It was longer on the left side than on the right, and looking at your sweat- and earth-stained face, you wanted to drag the scissors across your freckled cheeks as well.

Instead, you dropped them in the sink and avoided meeting your own eyes in the mirror.

“Oh, Angie baby,” Veronica said the next day in the crowded hallway before homeroom, reaching up your neck to run her small, dark hand through the remnants of your mangled hair. “What happened to you?”

You happened and he happened and it happened and I happened to me, you thought. She’d never touched you like that before. Her eyes were clear; right then, you loved her and you wanted to hate her.


The black brush was starting to fill with hair, but you kept up your steady rhythm anyway. The single sliver of white-gold light had shifted and dulled, until the room was just a box full of heavy and dark. You thought maybe you’d been sitting in it for years. Your mother moaned—a quiet, innocent sound, and your own name might or might not have been pressed out into the pillow.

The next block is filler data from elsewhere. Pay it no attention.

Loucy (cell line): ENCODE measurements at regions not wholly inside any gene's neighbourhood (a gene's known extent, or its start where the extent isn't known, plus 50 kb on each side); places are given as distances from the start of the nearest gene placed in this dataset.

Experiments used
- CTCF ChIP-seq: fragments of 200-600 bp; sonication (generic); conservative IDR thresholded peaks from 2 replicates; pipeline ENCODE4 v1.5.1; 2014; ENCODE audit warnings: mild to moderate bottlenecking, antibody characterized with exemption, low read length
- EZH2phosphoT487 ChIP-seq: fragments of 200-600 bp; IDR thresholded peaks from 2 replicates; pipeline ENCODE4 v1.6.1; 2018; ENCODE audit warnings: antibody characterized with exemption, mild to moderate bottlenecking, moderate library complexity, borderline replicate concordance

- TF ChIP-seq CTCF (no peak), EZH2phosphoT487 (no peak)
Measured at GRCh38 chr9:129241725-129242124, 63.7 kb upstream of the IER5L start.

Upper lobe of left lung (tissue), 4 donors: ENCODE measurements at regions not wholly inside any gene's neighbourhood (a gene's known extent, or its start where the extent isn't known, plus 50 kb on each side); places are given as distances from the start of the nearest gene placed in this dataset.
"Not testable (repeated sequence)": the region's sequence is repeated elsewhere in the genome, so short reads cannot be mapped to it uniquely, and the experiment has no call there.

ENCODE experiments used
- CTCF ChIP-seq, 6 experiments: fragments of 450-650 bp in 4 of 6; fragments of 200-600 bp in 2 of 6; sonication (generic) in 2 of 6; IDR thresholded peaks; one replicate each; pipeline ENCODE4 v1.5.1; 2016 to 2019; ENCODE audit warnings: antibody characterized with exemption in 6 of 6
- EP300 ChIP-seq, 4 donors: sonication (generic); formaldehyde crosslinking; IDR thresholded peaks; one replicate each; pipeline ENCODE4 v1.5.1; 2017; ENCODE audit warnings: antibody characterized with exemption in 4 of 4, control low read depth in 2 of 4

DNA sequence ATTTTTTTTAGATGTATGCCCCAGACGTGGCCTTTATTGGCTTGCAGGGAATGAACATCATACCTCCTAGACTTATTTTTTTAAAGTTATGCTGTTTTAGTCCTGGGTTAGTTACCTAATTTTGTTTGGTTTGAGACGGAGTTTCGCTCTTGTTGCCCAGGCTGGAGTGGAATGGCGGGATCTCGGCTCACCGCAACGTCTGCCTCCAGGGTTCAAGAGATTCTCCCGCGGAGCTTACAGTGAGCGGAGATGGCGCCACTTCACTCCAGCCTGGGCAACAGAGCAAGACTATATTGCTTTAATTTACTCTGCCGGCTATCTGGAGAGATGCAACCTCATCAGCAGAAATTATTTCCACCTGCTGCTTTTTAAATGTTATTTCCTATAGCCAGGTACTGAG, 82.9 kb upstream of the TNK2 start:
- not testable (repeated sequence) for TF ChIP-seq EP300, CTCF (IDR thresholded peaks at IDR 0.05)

“I’m here,” was all you could manage.


Lauren Sanders is a Sophomore English major at Cedar Crest College in Allentown, Pennsylvania. She has had work in the school's literary magazine, and published a piece of creative nonfiction, Ninety-Sixth, in VerbSap.

Photo "Eye 2" (cropped) courtesy of Heather Foley, U.S.